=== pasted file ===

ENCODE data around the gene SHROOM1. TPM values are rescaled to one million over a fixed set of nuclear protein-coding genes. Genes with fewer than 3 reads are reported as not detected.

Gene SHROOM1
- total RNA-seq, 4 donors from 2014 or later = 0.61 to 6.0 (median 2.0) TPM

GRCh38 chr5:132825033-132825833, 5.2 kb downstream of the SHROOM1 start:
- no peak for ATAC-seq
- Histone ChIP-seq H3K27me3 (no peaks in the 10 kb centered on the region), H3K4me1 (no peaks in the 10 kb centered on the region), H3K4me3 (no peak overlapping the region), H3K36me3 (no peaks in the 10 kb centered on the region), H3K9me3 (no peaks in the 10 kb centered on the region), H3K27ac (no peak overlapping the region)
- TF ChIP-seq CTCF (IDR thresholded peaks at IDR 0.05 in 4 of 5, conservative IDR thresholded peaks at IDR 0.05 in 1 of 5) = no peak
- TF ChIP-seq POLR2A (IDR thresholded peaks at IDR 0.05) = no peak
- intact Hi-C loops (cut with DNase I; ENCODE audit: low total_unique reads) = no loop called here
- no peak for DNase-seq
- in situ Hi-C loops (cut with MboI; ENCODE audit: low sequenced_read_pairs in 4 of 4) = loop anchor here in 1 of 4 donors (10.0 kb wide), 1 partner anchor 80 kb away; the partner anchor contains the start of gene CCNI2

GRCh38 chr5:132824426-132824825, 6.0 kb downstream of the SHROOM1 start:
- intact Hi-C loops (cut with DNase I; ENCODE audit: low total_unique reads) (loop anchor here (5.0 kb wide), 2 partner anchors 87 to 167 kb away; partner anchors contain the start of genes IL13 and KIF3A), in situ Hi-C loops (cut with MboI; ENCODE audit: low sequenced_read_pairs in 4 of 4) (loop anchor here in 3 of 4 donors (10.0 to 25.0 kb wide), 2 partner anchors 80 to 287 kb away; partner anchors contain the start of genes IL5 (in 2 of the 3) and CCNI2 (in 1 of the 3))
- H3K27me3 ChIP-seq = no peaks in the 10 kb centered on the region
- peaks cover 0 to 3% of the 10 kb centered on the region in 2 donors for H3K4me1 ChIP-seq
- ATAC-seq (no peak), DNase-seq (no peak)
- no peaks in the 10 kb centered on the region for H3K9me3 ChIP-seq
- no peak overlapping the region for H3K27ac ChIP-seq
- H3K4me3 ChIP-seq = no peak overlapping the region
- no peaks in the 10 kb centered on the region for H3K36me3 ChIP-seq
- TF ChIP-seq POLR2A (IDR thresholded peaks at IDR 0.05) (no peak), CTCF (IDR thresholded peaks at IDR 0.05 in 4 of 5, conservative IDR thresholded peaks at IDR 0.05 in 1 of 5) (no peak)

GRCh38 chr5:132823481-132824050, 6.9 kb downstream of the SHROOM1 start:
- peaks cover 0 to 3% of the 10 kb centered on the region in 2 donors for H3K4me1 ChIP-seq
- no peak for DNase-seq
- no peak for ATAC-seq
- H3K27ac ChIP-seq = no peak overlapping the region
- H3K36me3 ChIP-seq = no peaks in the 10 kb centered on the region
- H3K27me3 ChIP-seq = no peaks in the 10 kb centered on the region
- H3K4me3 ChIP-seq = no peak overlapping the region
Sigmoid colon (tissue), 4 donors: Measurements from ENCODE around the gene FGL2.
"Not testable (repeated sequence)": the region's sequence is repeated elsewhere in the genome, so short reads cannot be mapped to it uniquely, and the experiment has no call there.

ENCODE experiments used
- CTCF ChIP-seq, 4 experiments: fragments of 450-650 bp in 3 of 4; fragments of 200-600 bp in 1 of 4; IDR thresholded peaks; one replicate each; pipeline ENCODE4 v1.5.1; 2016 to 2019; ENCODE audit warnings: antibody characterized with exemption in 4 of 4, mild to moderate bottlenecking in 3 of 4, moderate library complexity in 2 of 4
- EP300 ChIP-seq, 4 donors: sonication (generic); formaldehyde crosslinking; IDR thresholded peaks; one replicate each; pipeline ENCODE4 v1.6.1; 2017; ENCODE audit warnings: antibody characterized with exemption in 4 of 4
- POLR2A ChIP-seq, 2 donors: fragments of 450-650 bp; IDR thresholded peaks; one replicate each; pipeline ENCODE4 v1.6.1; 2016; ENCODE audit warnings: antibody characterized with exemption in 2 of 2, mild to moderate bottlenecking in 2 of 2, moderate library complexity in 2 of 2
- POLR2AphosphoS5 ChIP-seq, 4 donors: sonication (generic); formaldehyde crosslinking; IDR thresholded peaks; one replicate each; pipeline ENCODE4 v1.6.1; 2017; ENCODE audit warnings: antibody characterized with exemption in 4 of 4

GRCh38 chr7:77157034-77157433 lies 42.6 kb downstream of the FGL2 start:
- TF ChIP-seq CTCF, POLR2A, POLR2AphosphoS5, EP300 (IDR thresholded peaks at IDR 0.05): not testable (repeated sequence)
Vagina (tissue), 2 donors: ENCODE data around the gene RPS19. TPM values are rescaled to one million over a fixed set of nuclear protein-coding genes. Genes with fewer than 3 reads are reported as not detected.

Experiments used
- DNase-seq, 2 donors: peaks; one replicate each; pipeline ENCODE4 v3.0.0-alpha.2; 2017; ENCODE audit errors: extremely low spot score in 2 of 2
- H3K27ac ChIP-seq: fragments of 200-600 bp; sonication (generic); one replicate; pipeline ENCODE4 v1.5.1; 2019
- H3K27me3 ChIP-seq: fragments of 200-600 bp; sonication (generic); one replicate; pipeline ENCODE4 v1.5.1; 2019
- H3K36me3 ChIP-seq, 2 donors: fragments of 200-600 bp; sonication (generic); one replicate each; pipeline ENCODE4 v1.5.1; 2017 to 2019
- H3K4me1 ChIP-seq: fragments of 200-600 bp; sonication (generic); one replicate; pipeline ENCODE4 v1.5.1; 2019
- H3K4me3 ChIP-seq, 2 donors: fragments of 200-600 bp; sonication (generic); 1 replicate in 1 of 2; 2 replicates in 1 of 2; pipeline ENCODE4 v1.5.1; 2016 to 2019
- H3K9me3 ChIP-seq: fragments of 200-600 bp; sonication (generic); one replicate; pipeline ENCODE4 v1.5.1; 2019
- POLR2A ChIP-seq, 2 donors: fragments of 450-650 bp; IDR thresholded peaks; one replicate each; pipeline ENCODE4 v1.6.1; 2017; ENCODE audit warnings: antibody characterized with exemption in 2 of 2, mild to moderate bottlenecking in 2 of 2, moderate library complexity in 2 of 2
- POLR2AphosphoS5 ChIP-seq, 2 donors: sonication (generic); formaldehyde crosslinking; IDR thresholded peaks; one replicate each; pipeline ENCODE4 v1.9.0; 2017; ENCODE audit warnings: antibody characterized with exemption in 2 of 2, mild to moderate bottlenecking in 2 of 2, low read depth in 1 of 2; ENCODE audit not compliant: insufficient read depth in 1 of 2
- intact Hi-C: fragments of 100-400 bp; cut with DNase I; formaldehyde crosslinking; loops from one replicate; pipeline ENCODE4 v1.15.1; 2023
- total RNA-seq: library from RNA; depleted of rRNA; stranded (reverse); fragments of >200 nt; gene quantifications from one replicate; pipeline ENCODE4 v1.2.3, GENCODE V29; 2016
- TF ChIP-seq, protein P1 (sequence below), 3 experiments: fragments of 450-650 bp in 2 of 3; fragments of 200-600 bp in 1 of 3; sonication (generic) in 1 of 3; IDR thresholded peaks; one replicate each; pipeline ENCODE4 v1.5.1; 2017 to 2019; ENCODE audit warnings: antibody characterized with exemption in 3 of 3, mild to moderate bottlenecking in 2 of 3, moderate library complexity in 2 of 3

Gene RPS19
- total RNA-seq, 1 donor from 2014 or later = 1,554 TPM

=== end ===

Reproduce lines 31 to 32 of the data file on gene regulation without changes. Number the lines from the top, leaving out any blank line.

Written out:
"Not testable (repeated sequence)": the region's sequence is repeated elsewhere in the genome, so short reads cannot be mapped to it uniquely, and the experiment has no call there.

ENCODE experiments used